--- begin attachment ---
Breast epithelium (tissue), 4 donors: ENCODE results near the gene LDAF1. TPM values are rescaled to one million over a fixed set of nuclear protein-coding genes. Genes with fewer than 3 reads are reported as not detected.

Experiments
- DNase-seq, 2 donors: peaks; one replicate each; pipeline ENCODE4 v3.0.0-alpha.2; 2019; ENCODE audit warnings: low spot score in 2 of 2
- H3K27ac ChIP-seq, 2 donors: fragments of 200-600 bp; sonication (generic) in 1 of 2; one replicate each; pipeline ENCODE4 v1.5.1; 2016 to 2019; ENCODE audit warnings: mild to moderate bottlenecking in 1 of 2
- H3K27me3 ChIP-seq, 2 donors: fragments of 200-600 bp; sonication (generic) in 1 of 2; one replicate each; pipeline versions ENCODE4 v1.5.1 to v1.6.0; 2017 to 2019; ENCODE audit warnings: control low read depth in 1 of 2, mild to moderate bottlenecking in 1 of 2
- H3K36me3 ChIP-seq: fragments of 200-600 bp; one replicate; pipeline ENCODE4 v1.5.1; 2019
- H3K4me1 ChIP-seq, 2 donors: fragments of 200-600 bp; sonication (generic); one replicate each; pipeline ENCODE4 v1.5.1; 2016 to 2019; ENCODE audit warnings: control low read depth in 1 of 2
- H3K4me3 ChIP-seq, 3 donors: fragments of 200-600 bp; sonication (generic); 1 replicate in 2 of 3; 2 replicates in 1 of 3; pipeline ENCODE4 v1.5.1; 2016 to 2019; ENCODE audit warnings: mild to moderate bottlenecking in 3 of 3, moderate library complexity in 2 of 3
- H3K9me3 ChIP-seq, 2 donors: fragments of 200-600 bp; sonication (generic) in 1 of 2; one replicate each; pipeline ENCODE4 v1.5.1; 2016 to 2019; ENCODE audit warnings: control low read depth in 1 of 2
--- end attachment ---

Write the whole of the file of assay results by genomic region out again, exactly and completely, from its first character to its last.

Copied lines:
Breast epithelium (tissue), 4 donors: ENCODE results near the gene LDAF1. TPM values are rescaled to one million over a fixed set of nuclear protein-coding genes. Genes with fewer than 3 reads are reported as not detected.

Experiments
- DNase-seq, 2 donors: peaks; one replicate each; pipeline ENCODE4 v3.0.0-alpha.2; 2019; ENCODE audit warnings: low spot score in 2 of 2
- H3K27ac ChIP-seq, 2 donors: fragments of 200-600 bp; sonication (generic) in 1 of 2; one replicate each; pipeline ENCODE4 v1.5.1; 2016 to 2019; ENCODE audit warnings: mild to moderate bottlenecking in 1 of 2
- H3K27me3 ChIP-seq, 2 donors: fragments of 200-600 bp; sonication (generic) in 1 of 2; one replicate each; pipeline versions ENCODE4 v1.5.1 to v1.6.0; 2017 to 2019; ENCODE audit warnings: control low read depth in 1 of 2, mild to moderate bottlenecking in 1 of 2
- H3K36me3 ChIP-seq: fragments of 200-600 bp; one replicate; pipeline ENCODE4 v1.5.1; 2019
- H3K4me1 ChIP-seq, 2 donors: fragments of 200-600 bp; sonication (generic); one replicate each; pipeline ENCODE4 v1.5.1; 2016 to 2019; ENCODE audit warnings: control low read depth in 1 of 2
- H3K4me3 ChIP-seq, 3 donors: fragments of 200-600 bp; sonication (generic); 1 replicate in 2 of 3; 2 replicates in 1 of 3; pipeline ENCODE4 v1.5.1; 2016 to 2019; ENCODE audit warnings: mild to moderate bottlenecking in 3 of 3, moderate library complexity in 2 of 3
- H3K9me3 ChIP-seq, 2 donors: fragments of 200-600 bp; sonication (generic) in 1 of 2; one replicate each; pipeline ENCODE4 v1.5.1; 2016 to 2019; ENCODE audit warnings: control low read depth in 1 of 2